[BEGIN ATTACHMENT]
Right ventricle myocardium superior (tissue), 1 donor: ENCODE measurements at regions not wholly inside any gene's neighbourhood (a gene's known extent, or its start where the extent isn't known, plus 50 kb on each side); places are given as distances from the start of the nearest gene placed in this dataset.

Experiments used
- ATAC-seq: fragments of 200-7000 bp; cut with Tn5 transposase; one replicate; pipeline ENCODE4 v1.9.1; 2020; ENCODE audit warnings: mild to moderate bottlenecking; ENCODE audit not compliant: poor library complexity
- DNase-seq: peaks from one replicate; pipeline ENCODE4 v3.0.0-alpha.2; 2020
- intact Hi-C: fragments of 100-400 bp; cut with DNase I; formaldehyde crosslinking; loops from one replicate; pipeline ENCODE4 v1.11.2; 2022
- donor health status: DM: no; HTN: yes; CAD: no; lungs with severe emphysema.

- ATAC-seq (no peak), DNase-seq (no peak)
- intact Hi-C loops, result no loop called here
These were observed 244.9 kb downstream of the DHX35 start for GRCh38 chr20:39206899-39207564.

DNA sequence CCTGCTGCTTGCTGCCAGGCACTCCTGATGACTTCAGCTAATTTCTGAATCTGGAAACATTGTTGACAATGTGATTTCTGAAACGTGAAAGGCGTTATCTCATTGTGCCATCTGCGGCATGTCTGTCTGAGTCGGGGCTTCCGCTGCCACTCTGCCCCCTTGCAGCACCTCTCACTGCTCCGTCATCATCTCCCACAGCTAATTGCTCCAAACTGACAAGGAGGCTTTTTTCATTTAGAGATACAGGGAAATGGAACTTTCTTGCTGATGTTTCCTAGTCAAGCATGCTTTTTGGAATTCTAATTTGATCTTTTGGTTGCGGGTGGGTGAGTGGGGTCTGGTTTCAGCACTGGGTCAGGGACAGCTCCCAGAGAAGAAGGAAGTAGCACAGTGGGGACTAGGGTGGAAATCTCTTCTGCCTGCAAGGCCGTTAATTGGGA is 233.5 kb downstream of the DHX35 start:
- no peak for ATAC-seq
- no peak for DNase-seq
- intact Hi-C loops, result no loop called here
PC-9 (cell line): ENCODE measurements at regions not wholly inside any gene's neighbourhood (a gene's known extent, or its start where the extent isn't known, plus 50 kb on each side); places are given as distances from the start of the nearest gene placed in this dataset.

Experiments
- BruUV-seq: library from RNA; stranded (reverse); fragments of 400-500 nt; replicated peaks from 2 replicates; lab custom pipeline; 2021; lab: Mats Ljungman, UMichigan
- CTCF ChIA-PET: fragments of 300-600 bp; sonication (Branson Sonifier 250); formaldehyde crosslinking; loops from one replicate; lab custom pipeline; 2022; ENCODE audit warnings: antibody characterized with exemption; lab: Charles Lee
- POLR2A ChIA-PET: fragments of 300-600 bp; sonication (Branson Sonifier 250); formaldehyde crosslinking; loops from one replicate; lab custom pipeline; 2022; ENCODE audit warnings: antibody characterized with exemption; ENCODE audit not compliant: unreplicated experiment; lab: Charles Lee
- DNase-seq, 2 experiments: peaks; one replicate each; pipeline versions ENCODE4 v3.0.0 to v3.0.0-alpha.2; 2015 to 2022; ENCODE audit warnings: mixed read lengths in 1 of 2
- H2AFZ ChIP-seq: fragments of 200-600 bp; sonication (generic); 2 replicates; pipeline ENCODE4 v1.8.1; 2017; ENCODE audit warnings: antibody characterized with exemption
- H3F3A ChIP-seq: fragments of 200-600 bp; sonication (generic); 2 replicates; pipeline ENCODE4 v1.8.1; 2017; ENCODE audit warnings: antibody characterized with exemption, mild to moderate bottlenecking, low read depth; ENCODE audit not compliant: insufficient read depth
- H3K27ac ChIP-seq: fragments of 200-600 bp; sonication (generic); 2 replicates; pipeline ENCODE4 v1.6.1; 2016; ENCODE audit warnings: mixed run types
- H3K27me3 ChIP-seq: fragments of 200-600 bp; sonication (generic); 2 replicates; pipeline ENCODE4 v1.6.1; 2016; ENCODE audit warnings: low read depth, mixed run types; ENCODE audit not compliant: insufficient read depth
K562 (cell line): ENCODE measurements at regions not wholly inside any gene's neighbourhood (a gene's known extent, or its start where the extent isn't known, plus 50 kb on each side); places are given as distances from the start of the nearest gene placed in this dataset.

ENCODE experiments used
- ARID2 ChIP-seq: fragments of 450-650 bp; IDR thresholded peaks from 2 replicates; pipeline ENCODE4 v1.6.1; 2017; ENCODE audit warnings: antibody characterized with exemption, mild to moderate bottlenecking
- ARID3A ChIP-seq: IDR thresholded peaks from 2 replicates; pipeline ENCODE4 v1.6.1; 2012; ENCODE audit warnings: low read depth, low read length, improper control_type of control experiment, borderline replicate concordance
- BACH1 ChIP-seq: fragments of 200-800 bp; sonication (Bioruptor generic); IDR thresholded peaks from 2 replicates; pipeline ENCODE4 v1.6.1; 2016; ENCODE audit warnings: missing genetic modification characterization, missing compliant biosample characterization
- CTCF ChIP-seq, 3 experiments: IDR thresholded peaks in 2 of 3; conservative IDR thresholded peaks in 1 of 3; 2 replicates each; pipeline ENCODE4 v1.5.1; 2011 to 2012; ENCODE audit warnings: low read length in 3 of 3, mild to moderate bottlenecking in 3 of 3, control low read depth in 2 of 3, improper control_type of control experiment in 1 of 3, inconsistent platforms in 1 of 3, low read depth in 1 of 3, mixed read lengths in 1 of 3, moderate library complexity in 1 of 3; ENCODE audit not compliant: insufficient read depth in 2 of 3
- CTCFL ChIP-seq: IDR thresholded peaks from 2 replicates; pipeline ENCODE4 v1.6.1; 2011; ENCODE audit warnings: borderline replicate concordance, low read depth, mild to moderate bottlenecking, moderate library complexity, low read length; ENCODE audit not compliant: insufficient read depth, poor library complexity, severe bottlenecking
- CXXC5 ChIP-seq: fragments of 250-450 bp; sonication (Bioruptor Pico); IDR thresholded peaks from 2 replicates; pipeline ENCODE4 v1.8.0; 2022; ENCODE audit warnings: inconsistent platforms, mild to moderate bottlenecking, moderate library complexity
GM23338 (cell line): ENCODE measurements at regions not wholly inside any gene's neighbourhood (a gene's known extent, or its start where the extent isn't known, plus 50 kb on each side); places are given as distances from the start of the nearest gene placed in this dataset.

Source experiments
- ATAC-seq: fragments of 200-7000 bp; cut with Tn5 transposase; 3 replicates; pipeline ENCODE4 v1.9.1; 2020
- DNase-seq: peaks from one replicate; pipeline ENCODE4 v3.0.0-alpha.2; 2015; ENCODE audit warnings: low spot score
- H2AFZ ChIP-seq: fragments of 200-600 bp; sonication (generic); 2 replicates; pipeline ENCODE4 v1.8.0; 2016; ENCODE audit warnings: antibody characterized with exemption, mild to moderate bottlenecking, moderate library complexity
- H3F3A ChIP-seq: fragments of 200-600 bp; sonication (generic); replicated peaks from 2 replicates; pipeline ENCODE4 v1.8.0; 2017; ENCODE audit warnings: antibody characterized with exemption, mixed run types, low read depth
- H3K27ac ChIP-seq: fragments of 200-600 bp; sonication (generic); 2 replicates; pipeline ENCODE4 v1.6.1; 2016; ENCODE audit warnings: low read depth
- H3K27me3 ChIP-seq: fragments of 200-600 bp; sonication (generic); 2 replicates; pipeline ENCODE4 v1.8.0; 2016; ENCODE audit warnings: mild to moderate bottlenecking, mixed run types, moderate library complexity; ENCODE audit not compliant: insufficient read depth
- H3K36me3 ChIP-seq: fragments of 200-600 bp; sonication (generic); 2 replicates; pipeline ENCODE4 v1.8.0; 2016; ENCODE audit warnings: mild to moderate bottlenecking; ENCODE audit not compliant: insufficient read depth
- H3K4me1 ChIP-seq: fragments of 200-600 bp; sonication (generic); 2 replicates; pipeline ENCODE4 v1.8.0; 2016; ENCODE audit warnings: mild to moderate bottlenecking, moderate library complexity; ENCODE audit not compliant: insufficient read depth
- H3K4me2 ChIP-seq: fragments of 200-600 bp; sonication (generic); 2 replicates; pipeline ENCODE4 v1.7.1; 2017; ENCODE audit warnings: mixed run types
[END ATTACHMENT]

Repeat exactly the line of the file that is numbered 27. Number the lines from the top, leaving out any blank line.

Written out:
- ARID3A ChIP-seq: IDR thresholded peaks from 2 replicates; pipeline ENCODE4 v1.6.1; 2012; ENCODE audit warnings: low read depth, low read length, improper control_type of control experiment, borderline replicate concordance